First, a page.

Artists Announced for the 1999 Carnegie International
September 1, 1999
Among the artists selected to participate in the exhibition are a number whose work is relatively unknown to audiences outside their home countries, including Kendell Geers, Suchan Kinoshita, Bodys Isek Kingelez, and Markéta Othová. Other artists, such as Jeff Wall and Ann Hamilton, have been featured in past Carnegie Internationals and are included in this year's show with powerful new work.
"Artists participating in the 1999 Carnegie International are invited first and foremost on the strength of their work," said Grynsztejn. "After an intensive research period during which I viewed a significant amount of art and spoke with artists, it became clear that the most compelling work being created today centers on a conceptually-oriented realism; that is, on a preoccupation with what constitutes the real."
"This common pattern or preoccupation with the real comprises the primary thematic premise of the exhibition. In this day and age when physical and digital/global and local realms co-exist, we are located at the very crossroads of multiple realities."
"The diverse approaches to realism in this exhibition include works that emphasize phenomenological experiences - not only sight, but sound, action, and touch - that engage the viewer on an immediate level, often inviting interaction with the artwork itself. Other artworks evince a labor-intensive approach that emphasizes materiality and obsessive fabrication. These works intensify everyday experience and viscerally involve the spectator. Further, a number of artworks in the exhibition manifest a deliberate slippage between reality and fiction. These works, situated at a deliberate remove from their 'original' source, question reality with the intention of returning to it with greater awareness. Each of the works in the Carnegie International reground the viewer in a vivid and concentrated realm that tests the real and its conventions, not for the purpose of reconnecting the viewer to some original vision or root condition, but to present reality in all its impurity, multiplicity, and intense present-ness."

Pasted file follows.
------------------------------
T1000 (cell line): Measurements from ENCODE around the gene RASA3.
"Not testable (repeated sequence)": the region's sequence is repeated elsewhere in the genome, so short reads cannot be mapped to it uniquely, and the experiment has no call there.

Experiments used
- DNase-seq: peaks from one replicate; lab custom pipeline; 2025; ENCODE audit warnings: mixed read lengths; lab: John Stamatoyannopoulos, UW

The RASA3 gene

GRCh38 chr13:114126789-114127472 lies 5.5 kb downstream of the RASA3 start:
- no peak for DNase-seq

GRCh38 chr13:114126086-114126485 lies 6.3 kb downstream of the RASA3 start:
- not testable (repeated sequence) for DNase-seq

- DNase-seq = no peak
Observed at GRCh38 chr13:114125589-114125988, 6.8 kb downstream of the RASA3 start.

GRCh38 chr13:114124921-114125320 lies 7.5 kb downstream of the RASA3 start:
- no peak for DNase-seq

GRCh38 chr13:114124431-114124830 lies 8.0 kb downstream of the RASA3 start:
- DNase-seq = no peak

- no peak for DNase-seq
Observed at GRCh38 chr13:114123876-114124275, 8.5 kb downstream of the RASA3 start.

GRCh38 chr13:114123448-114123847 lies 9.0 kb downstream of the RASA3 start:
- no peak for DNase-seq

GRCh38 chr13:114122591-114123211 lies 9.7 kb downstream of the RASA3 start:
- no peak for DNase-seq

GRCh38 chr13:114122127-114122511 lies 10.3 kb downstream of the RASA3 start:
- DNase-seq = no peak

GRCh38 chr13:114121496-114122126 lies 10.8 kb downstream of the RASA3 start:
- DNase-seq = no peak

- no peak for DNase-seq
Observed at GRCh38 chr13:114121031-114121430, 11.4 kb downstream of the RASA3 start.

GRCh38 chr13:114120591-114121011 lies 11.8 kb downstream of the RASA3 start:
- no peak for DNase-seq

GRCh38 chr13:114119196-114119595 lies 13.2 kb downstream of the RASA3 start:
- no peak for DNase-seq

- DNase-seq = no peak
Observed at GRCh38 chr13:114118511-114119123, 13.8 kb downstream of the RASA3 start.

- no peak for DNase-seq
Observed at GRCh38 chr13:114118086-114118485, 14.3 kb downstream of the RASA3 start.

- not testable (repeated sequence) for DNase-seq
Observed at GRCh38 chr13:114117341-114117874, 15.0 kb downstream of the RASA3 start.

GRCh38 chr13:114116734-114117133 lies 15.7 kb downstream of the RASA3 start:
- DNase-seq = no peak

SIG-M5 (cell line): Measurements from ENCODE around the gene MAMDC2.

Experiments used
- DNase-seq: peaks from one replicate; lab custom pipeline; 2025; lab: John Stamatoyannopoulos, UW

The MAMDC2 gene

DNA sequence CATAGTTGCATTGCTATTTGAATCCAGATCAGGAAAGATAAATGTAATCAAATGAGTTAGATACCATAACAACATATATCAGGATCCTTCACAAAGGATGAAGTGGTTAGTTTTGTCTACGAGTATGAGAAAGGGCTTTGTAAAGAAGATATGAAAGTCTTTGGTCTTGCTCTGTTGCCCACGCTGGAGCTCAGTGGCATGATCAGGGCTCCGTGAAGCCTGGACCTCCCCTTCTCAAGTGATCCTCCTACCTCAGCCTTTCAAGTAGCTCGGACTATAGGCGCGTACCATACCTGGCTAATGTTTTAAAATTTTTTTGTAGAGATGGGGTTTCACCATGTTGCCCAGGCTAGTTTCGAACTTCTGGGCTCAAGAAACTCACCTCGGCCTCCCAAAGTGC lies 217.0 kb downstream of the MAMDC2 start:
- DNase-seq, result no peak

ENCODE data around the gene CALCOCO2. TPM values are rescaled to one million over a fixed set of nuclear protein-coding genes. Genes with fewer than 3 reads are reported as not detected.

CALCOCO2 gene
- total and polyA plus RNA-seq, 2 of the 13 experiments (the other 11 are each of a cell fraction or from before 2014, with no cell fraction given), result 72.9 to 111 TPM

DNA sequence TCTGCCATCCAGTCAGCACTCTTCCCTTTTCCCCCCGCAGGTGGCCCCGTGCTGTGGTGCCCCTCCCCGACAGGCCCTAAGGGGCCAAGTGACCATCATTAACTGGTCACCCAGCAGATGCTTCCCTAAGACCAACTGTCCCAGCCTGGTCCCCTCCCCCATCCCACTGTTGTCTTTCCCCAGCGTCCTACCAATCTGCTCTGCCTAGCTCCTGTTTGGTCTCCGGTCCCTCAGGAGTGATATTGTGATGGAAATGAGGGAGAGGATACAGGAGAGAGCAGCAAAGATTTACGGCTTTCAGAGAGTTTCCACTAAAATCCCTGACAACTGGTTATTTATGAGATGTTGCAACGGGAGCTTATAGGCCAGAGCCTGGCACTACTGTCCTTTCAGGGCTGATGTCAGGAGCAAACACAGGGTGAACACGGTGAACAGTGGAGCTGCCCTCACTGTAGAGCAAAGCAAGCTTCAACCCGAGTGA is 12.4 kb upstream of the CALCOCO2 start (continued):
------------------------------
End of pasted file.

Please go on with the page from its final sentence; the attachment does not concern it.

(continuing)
The exhibition will occupy 42,000 square feet of space in Carnegie Museum of Art, Carnegie Museum of Natural History, and Carnegie Library of Pittsburgh. Work included in the International will encompass a wide range of media including painting, sculpture, photography, mixed media, film and video, as well as works created specifically for this exhibition.
Ms. Grynsztejn was counseled by an advisory committee comprised of Okwui Enwezor, poet, critic, and artistic director of Documenta; Susanne Ghez, director of the Renaissance Society at the University of Chicago; and Lars Nittve, director of the Tate Gallery of Modern Art.
"The Carnegie International has consistently been among the most challenging and important exhibitions in the world," said Milton Fine, chairman of the board of Carnegie Museum of Art. "We are grateful for the generous support of all of our funders, particularly Mellon Financial Corporation, sponsor of the 1999 Carnegie International."
Martin McGuinn, chairman and CEO of Mellon Financial Corporation, said, "Mellon Financial Corporation is pleased and honored to serve as the corporate sponsor of the 53rd Carnegie International. We know that our investments in arts and culture help make our communities vital and more attractive and interesting places in which to live and work."
The 1999 Carnegie International is sponsored by Mellon Financial Corporation.
Major support is provided by income from the A. W. Mellon Educational and Charitable Trust Endowment Fund and by The Grable Foundation; The Heinz Endowments; the National Endowment for the Arts; the Pennsylvania Council on the Arts; US Airways; The Andy Warhol Foundation for the Visual Arts; The Bohen Foundation; and The Peter Norton Family Foundation.
Additional support has been received from ArtPace, A Foundation for Contemporary Art / San Antonio; The British Council; the Danish Contemporary Art Foundation; the Government of Canada/Gouvernement du Canada; Susan and Lewis Manilow; the Mondriaan Foundation; and the Trust for Mutual Understanding.